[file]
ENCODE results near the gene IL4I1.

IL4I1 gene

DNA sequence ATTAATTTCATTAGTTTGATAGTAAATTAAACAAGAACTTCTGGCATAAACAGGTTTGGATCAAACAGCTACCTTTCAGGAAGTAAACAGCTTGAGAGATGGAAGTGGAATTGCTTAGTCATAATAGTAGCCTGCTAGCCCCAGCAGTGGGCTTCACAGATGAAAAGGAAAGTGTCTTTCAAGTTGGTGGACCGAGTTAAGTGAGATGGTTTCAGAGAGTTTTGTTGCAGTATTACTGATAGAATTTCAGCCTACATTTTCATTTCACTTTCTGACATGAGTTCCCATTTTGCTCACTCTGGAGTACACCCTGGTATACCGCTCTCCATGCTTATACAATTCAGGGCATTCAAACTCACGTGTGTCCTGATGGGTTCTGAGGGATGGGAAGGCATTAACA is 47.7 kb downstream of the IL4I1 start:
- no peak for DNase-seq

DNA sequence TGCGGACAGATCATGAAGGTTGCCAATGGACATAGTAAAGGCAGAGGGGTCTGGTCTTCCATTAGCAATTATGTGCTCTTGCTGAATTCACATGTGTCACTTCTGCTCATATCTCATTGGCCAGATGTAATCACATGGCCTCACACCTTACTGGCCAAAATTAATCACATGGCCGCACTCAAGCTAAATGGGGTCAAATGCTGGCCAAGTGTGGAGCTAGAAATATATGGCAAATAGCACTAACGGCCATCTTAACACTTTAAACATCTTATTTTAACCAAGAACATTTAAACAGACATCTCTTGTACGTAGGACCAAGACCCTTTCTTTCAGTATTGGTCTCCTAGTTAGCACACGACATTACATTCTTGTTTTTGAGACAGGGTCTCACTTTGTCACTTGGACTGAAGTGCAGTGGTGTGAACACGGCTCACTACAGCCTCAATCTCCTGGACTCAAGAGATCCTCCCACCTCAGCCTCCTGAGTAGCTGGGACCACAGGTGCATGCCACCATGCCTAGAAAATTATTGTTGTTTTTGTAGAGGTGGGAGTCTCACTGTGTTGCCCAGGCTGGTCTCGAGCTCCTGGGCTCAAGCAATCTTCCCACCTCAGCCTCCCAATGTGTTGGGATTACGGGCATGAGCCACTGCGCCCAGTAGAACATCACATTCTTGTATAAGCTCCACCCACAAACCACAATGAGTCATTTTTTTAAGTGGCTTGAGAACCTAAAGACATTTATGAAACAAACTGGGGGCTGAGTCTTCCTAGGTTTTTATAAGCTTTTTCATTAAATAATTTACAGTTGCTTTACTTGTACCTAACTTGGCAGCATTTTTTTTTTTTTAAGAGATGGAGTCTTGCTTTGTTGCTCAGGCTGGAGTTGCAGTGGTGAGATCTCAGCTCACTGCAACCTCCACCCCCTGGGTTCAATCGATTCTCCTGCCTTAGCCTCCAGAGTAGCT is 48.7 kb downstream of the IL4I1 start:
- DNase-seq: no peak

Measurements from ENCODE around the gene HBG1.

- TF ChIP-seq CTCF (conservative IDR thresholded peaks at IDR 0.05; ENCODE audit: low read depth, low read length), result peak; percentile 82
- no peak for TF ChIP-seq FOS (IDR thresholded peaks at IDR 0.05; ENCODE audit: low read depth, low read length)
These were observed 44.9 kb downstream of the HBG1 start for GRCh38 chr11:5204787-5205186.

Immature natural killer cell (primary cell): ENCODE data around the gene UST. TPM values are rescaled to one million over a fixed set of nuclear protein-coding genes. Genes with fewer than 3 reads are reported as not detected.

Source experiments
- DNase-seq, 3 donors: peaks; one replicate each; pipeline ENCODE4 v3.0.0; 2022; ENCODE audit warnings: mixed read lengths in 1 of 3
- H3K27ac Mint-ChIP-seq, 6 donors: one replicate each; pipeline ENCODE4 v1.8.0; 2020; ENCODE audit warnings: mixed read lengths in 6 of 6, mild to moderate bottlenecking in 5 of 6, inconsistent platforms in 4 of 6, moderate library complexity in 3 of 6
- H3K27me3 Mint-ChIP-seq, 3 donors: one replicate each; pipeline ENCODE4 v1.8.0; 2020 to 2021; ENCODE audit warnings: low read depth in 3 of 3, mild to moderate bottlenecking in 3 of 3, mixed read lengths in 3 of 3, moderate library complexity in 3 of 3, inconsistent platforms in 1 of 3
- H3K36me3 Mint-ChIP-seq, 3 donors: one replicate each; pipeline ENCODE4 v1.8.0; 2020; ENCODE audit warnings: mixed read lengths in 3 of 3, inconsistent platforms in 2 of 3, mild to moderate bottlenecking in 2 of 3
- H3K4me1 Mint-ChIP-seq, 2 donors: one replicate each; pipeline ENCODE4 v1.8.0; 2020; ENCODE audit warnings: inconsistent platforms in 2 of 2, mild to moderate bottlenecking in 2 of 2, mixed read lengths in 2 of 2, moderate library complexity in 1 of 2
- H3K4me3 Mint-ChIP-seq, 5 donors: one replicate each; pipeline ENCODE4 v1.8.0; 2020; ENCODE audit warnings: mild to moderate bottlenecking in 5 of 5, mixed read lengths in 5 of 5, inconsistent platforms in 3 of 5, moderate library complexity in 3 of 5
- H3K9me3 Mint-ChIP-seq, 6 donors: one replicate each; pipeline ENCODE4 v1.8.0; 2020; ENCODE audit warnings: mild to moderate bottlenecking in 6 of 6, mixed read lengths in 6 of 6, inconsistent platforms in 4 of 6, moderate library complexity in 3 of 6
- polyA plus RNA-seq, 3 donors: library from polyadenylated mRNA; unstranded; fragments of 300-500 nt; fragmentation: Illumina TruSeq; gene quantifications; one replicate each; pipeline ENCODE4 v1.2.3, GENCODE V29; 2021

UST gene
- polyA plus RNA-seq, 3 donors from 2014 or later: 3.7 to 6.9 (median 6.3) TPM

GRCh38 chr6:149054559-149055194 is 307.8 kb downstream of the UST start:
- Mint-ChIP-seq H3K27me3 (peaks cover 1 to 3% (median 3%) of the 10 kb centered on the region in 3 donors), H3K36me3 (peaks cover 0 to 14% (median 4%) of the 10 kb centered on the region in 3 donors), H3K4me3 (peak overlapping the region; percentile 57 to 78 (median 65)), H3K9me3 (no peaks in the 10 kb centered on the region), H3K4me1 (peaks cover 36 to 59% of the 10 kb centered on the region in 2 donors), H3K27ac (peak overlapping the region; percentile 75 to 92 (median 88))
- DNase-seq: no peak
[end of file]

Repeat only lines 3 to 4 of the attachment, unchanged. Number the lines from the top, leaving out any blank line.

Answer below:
DNA sequence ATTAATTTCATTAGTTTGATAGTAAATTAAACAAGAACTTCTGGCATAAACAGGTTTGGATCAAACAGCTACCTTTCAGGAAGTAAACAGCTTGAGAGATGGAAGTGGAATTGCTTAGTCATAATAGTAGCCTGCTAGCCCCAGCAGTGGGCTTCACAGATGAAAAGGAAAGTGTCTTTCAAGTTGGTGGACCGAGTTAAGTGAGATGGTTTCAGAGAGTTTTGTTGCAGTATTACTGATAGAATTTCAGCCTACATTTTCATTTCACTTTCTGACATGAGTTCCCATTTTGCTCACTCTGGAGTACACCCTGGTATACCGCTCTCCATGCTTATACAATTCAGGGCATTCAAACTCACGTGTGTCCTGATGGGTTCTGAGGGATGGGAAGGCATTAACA is 47.7 kb downstream of the IL4I1 start:
- no peak for DNase-seq